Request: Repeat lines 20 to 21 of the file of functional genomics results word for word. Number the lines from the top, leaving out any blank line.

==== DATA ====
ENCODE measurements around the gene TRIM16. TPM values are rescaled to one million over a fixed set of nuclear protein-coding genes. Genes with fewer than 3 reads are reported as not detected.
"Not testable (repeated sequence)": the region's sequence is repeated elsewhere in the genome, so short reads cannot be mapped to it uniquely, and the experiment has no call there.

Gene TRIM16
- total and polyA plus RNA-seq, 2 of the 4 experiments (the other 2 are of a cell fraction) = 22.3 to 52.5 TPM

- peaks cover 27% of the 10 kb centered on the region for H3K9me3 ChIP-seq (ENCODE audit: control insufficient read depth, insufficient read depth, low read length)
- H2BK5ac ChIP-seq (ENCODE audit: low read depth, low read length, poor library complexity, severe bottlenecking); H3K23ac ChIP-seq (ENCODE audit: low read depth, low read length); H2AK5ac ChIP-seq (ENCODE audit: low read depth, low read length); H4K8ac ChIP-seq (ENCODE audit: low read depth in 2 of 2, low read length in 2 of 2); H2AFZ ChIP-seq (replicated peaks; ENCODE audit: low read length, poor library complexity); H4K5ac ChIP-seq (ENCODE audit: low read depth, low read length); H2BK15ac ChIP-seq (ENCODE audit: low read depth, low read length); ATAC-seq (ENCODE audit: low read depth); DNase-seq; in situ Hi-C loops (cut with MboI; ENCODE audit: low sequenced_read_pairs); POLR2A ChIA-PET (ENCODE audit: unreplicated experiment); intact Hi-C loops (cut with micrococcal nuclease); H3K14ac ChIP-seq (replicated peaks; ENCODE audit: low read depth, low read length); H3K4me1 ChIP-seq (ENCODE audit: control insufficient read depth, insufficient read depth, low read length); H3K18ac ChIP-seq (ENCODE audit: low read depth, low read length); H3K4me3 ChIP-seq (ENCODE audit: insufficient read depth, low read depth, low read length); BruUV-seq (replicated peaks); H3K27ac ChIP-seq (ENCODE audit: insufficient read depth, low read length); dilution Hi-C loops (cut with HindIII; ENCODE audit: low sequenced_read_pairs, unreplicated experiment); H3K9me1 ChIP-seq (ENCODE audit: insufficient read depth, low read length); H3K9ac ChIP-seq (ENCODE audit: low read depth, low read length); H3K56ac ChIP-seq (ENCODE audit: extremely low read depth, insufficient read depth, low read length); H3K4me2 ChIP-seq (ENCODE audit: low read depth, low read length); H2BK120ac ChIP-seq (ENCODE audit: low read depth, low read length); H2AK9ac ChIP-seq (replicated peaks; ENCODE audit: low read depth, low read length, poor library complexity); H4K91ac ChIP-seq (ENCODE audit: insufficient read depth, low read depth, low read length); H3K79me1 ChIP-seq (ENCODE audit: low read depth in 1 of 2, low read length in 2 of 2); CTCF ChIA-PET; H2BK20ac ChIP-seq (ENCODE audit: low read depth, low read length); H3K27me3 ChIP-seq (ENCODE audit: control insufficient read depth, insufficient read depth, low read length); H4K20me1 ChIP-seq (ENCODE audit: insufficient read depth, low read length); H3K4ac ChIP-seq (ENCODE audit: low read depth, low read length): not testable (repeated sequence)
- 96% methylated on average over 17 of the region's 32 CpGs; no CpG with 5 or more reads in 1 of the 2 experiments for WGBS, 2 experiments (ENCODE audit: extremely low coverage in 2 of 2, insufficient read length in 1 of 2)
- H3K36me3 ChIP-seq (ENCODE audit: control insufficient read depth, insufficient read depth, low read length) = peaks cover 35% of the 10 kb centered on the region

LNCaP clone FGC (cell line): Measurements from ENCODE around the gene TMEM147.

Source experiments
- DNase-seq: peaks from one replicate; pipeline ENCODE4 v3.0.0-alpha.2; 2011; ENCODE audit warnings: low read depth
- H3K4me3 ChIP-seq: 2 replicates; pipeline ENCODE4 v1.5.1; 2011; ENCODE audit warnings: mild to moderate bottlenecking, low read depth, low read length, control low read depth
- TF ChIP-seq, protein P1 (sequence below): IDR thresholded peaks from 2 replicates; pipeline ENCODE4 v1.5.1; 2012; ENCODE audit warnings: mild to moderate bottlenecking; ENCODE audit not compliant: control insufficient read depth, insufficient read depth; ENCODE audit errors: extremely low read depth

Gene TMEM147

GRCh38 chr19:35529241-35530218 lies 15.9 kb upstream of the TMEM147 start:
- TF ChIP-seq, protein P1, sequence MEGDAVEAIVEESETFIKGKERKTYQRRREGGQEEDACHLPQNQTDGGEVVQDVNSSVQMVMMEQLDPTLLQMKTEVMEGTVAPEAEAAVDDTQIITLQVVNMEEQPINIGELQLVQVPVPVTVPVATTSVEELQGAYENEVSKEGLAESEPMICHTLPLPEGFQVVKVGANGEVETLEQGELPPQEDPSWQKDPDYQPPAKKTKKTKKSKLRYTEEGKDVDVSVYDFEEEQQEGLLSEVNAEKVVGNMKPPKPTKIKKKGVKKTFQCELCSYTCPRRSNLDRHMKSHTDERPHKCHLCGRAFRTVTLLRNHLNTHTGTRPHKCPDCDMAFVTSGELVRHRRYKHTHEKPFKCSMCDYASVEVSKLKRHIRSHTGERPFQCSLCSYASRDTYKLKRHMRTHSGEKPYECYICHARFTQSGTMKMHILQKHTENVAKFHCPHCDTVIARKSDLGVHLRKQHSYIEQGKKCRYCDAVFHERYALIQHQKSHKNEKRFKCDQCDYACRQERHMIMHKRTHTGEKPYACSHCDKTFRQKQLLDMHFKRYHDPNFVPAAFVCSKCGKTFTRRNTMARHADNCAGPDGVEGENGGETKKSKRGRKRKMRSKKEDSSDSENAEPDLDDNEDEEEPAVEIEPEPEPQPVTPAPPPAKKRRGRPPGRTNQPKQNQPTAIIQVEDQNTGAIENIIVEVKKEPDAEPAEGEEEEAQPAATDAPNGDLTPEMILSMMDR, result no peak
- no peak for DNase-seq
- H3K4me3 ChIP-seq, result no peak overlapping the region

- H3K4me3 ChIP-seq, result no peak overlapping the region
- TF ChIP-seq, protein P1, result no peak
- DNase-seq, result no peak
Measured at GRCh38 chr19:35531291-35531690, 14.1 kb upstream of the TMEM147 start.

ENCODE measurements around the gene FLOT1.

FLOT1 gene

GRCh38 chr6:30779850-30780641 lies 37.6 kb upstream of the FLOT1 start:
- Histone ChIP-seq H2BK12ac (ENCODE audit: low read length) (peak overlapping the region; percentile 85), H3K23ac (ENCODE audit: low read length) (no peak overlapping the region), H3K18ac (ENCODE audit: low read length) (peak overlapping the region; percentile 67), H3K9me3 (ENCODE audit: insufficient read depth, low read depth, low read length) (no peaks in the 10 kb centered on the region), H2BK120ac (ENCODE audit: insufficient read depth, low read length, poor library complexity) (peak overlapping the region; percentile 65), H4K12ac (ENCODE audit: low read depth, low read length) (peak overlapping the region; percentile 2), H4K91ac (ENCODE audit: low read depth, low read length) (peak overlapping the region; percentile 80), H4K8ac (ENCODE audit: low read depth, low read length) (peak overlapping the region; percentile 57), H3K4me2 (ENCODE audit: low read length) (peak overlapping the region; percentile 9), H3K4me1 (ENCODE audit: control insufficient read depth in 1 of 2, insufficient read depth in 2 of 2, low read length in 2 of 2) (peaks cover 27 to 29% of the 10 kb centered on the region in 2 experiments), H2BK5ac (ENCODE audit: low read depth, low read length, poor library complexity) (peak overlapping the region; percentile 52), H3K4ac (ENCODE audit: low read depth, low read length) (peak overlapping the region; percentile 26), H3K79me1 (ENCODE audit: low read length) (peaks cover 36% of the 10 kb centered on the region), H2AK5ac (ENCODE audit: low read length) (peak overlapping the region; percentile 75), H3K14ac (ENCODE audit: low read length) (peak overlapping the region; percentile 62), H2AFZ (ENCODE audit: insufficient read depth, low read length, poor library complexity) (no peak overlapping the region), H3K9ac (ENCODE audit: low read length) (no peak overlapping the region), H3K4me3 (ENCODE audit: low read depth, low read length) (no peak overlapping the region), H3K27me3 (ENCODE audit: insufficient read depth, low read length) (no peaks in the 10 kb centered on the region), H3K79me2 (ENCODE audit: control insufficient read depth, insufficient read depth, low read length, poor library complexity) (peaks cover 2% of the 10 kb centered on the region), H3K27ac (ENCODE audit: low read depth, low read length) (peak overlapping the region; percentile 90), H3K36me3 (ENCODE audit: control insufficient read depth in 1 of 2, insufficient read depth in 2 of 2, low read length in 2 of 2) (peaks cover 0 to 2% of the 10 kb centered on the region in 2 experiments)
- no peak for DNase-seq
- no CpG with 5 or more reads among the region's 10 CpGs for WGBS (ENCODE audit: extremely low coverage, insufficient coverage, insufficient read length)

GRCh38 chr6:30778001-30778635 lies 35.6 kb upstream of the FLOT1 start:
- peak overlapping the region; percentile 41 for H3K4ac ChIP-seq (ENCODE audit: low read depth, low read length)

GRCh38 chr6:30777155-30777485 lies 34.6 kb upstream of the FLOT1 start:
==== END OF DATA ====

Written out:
- TF ChIP-seq, protein P1, result no peak
- DNase-seq, result no peak